Edit: I appreciate it will be one of those "if you have to ask the price, you can't afford it" products, but I'm still interested to know the current price entry point for Christies dual chip tech.

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Quote:
Originally Posted by Art Sonneborn View Post
I'm going to see a demonstration of the new Christie/Dolby large venue RGB laser projector on Friday. My understanding is it will be on a 16' wide screen and should be able to do about 500 nits on a unity gain screen. I have a list of things I'd like to see to compare it to what I have now but I was wondering if anyone might recommend some scenes or chapters to look at on UHD BD or BD.
Quote:
Originally Posted by Art Sonneborn View Post
I can answer a few things now center of lens is offset and 8.67" from the top of the projector. It is Dolby Vision, both the head and the laser module rack require separate cooling. No chiller unit required however. Some NDA stuff I can give more after I see it and ask what I can talk about.
Quote:
Originally Posted by biliam1982 View Post
This is different than Christie's current flagship, the CP4325 RGB Pure Laser Cinema Projector, right?

If so, can you tell us anything about lumens? From the other threads I've seen you post about this, it should be ~21k lumens (500/3.43) * (16'*9'), right? Or is this with a double stack, so half that?

And what about contrast? Are they're using a 4th chip for contrast enhancement?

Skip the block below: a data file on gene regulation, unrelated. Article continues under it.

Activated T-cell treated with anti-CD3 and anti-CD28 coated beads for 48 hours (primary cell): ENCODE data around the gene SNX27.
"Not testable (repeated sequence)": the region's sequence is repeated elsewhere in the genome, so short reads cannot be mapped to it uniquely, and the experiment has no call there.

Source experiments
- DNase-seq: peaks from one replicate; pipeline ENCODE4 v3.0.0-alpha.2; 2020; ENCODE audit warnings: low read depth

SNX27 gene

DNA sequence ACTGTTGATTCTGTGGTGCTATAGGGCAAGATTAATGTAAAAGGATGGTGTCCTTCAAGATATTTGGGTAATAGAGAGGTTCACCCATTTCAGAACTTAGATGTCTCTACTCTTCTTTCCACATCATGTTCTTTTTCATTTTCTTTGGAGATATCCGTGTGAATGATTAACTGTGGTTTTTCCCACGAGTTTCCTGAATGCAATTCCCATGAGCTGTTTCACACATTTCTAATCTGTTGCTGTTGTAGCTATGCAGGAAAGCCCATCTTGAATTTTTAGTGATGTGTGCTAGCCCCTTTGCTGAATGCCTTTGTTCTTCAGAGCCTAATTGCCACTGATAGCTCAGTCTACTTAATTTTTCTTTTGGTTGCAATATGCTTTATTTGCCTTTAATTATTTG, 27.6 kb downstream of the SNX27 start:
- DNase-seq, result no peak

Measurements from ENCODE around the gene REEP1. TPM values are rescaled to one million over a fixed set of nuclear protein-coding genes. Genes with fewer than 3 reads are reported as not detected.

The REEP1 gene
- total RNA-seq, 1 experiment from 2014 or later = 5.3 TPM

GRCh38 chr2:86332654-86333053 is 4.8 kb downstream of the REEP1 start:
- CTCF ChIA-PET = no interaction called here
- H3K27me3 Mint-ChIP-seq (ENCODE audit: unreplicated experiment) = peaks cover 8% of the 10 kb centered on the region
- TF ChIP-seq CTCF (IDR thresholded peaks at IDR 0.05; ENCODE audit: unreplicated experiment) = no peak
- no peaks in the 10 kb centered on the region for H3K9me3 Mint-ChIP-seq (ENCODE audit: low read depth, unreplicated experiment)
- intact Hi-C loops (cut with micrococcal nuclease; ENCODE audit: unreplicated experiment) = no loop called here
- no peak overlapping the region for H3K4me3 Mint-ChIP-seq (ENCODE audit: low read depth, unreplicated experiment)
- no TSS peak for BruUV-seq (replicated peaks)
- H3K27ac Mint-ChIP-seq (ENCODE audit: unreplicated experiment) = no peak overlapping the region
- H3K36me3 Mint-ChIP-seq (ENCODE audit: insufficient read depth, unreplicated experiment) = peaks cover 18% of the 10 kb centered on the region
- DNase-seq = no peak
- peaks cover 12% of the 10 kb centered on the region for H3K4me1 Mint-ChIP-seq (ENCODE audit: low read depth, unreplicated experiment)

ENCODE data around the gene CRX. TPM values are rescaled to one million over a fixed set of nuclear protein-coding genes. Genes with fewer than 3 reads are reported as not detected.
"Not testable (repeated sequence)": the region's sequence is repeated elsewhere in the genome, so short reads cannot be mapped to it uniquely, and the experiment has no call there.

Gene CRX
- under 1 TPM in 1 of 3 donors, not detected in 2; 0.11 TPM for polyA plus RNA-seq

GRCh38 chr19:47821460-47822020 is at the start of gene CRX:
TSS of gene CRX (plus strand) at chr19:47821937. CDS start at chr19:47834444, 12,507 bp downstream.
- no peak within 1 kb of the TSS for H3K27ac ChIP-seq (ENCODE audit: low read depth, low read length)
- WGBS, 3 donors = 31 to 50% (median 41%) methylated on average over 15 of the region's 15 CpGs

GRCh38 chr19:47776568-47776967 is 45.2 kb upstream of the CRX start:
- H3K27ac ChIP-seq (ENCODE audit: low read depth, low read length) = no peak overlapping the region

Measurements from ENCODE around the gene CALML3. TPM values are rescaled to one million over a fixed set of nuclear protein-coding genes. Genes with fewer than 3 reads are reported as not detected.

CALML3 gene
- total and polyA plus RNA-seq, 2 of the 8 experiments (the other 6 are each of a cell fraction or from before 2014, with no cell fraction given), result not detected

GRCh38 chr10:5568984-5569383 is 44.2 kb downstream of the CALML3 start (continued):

Quote:
Originally Posted by Art Sonneborn View Post
I can't say now about the contrast, but it is supposed to have much much higher contrast and yes the version I'm going to see looks like about 22,000 lumens. It appears to be a Dolby Cinema equivalent but optimized for home use.

I'm going as an end user but I signed an NDA for some of it. I will ask about what I'm permitted to discuss on Friday.

Nigel will be there and he intends to do measurements while mine will be a subjective appraisal only ,although I'll report any numbers I get while there.
Not sure whether we were supposed to be discussing the details regarding this publically just yet, but since the cat's now out of the bag...

In short, this is a 'non-cinema' version of Christie's infamous Dolby Vision projector that features within Dolby Cinemas.

This is something that stemmed out of meetings and ongoing communications that I had with Christie at and subsequently following CinemaCon 2017; and Art has been in communication with them for several months now.

This is not the Christie CP4325-RGB. Nor is it the new D4K40-RGB pure laser projector, which as it happens will be being demoed to us as well.